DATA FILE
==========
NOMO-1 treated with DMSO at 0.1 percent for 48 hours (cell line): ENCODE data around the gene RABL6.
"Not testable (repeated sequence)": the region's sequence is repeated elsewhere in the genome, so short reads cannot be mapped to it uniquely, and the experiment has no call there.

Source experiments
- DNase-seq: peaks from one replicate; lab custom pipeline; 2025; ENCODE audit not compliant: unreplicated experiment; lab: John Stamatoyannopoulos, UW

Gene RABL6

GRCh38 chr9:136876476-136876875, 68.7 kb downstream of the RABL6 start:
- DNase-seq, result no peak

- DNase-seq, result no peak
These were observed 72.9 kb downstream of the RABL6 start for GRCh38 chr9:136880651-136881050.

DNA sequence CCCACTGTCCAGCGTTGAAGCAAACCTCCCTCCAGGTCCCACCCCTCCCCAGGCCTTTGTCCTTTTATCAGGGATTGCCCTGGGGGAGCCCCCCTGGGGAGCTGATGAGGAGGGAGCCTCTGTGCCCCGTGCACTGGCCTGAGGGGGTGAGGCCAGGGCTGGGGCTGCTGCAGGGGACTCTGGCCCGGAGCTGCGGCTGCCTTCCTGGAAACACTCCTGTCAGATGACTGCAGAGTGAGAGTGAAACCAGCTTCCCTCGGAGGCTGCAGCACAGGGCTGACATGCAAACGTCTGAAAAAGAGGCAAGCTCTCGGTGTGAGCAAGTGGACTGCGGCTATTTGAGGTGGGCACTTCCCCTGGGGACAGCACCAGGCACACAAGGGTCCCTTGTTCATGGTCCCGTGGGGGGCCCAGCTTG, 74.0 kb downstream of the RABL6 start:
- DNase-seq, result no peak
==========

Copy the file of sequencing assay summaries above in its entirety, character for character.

NOMO-1 treated with DMSO at 0.1 percent for 48 hours (cell line): ENCODE data around the gene RABL6.
"Not testable (repeated sequence)": the region's sequence is repeated elsewhere in the genome, so short reads cannot be mapped to it uniquely, and the experiment has no call there.

Source experiments
- DNase-seq: peaks from one replicate; lab custom pipeline; 2025; ENCODE audit not compliant: unreplicated experiment; lab: John Stamatoyannopoulos, UW

Gene RABL6

GRCh38 chr9:136876476-136876875, 68.7 kb downstream of the RABL6 start:
- DNase-seq, result no peak

- DNase-seq, result no peak
These were observed 72.9 kb downstream of the RABL6 start for GRCh38 chr9:136880651-136881050.

DNA sequence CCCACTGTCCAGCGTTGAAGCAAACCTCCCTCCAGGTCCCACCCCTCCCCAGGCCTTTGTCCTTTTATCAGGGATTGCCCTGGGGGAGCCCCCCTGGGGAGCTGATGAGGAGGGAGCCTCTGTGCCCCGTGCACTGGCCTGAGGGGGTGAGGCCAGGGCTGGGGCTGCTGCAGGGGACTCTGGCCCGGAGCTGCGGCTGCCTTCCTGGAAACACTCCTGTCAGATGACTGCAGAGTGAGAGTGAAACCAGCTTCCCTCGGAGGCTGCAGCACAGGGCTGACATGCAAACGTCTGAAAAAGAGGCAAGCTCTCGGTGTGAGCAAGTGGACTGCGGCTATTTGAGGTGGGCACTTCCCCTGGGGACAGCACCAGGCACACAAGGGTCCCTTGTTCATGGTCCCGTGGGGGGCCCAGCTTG, 74.0 kb downstream of the RABL6 start:
- DNase-seq, result no peak